BACKGROUND: Human pancreatic ductal adenocarcinoma (PDAC) responds poorly to immune checkpoint inhibitor (ICPi). While the mechanism is not completely clear, it has been recognized that tumor microenvironment (TME) plays key roles. We investigated if targeting CD47 with a monoclonal antibody could enhance the response of PDAC to ICPi by altering the TME. METHODS: Using immunohistochemistry, we examined tumor-infiltrating CD68(+) pan-macrophages (CD68(+) M) and CD163(+) M2 macrophages (CD163(+) M2) and tumor expression of CD47 and PD-L1 proteins in 106 cases of PDAC. The efficacy of CD47 blockade was examined in xenograft models. CD45(+) immune cells from syngeneic tumor models were subjected to single-cell RNA-sequencing (scRNA-seq) by using the 10x Genomics pipeline. RESULTS: We found that CD47 expression correlated with the level of CD68(+) M but not CD163(+) M2. High levels of tumor-infiltrating CD68(+) M, CD163(+) M2, and CD47 expression were significantly associated with worse survival. CD47(high)/CD68(+) M(high) and CD47(high)/CD163(+) M2(high) correlated significantly with shorter survival, whereas CD47(low)/CD68(+) M(low) and CD47(low)/CD163(+) M2(low) correlated with longer survival. Intriguingly, CD47 blockade decreased the tumor burden in the Panc02 but not in the MPC-83 syngeneic mouse model. Using scRNA-seq, we showed that anti-CD47 treatment significantly remodeled the intratumoral lymphocyte and macrophage compartments in Panc02 tumor-bearing mice by increasing the pro-inflammatory macrophages that exhibit anti-tumor function, while reducing the anti-inflammatory macrophages. Moreover, CD47 blockade not only increased the number of intratumoral CD8(+) T cells, but also remodeled the T cell cluster toward a more activated one. Further, combination therapy targeting both CD47 and PD-L1 resulted in synergistic inhibition of PDAC growth in the MPC-83 but not in Panc02 model. MPC-83 but not Panc02 mice treated with both anti-CD47 and anti-PD-L1 showed increased number of PD-1(+)CD8(+) T cells and enhanced expression of key immune activating genes. CONCLUSION: Our data indicate that CD47 targeting induces compartmental remodeling of tumor-infiltrating immune cells of the TME in PDAC. Different PDAC mouse models exhibited differential response to the anti-CD47 and anti-PD-L1 blockade due to the differential effect of this combination treatment on the infiltrating immune cells and key immune activating genes in the TME established by the different PDAC cell lines.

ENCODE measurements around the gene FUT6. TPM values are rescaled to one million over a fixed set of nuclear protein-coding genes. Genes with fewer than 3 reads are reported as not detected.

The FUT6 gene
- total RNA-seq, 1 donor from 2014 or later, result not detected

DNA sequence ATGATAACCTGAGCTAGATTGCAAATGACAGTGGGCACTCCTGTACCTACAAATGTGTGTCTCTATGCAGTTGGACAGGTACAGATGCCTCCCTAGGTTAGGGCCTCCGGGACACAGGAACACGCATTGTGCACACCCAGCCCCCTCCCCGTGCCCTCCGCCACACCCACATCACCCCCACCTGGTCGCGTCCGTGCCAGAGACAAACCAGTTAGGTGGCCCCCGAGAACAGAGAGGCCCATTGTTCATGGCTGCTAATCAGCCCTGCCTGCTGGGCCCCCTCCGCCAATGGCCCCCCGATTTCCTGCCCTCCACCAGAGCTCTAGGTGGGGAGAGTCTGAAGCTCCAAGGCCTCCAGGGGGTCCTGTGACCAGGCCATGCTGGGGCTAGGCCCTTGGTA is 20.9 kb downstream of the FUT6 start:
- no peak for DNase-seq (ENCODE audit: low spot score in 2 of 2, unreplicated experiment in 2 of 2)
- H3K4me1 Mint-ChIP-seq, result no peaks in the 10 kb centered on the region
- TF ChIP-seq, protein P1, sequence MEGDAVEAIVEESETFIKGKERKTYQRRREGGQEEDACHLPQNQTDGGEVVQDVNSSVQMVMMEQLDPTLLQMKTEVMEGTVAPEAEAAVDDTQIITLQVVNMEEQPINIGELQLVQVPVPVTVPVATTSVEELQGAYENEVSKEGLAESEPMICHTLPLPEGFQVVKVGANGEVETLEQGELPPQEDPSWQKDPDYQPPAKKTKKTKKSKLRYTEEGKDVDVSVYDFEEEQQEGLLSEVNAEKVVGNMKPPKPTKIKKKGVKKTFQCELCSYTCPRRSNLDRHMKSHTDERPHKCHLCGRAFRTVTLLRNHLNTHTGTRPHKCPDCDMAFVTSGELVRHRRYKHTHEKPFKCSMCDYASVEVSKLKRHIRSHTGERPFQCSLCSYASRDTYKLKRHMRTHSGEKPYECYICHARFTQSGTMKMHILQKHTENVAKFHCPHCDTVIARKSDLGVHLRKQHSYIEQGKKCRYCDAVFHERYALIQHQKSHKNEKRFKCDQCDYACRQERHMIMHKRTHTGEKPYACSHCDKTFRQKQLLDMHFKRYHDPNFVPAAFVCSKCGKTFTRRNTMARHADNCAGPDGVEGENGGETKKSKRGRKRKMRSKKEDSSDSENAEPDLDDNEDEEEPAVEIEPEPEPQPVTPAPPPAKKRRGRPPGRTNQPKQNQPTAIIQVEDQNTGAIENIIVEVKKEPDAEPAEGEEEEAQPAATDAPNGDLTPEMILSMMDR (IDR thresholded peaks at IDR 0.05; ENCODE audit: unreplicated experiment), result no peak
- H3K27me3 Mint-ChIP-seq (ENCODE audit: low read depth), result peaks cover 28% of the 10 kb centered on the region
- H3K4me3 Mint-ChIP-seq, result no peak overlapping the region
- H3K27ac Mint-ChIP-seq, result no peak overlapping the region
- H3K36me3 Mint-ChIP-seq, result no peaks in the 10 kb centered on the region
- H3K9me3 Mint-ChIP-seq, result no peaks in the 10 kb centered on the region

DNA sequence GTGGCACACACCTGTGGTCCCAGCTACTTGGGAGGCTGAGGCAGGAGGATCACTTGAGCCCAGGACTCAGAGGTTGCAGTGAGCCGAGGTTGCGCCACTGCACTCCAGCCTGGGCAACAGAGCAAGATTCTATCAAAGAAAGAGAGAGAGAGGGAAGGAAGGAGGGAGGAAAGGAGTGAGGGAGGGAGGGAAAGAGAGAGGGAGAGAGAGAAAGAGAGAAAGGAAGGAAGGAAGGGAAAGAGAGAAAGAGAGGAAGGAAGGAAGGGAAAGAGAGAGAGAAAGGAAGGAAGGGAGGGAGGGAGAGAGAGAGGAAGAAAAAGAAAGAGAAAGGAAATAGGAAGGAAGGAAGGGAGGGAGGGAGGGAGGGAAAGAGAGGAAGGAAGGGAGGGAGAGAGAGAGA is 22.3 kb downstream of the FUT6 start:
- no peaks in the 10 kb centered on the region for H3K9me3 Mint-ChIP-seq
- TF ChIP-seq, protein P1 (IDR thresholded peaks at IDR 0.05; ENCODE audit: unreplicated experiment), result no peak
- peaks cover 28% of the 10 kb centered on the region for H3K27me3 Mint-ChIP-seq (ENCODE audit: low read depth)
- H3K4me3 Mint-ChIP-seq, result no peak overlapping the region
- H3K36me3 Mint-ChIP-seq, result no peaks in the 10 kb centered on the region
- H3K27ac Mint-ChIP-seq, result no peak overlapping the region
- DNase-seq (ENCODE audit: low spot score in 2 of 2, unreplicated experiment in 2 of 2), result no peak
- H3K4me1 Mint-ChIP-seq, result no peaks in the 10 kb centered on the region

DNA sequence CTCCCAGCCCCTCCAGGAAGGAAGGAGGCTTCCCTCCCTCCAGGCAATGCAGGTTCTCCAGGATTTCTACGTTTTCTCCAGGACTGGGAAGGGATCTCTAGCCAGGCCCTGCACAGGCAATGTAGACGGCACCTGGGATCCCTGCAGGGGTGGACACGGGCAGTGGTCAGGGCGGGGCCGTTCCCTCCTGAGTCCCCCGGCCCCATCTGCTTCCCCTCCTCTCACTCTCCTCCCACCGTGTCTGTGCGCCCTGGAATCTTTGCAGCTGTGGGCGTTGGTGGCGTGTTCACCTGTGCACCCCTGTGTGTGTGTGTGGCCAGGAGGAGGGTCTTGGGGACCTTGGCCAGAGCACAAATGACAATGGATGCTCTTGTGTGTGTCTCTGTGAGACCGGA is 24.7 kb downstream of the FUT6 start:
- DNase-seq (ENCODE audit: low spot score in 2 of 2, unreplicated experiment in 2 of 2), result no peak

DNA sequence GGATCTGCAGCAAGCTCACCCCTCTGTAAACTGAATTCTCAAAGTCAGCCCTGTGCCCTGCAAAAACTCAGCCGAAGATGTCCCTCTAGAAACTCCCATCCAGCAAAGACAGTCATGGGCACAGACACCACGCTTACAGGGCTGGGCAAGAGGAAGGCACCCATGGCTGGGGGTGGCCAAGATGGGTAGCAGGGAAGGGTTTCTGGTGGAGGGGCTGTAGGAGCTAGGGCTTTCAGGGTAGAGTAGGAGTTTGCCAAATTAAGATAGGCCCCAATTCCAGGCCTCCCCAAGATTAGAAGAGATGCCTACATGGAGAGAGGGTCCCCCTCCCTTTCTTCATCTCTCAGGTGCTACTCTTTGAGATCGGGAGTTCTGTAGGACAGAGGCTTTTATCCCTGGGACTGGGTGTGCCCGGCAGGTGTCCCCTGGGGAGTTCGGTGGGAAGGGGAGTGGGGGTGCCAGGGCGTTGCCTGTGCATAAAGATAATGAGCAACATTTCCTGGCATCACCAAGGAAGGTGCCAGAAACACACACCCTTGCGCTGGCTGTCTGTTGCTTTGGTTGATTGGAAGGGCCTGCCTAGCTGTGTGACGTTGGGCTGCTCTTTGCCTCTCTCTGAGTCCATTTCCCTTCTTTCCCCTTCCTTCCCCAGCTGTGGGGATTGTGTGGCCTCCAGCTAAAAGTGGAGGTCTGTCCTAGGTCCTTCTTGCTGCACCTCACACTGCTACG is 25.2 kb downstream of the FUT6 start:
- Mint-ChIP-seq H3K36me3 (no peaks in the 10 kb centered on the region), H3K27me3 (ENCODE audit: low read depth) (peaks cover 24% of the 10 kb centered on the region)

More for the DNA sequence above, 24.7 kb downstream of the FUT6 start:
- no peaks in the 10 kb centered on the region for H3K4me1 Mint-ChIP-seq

• in vivo CD47 blockade

  • in vitro CD47 blockade

Reed, M., et al. (2019). “Epithelial CD47 is critical for mucosal repair in the murine intestine in vivo.” Nat Commun 10(1): 5004. PubMed

CD47 is a ubiquitously expressed transmembrane glycoprotein that regulates inflammatory responses and tissue repair. Here, we show that normal mice treated with anti-CD47 antibodies, and Cd47-null mice have impaired intestinal mucosal wound healing. Furthermore, intestinal epithelial cell (IEC)-specific loss of CD47 does not induce spontaneous immune-mediated intestinal barrier disruption but results in defective mucosal repair after biopsy-induced colonic wounding or Dextran Sulfate Sodium (DSS)-induced mucosal damage. In vitro analyses using primary cultures of CD47-deficient murine colonic IEC or human colonoid-derived IEC treated with CD47-blocking antibodies demonstrate impaired epithelial cell migration in wound healing assays. Defective wound repair after CD47 loss is linked to decreased epithelial β1 integrin and focal adhesion signaling, as well as reduced thrombospondin-1 and TGF-β1. These results demonstrate a critical role for IEC-expressed CD47 in regulating mucosal repair and raise important considerations for possible alterations in wound healing secondary to therapeutic targeting of CD47.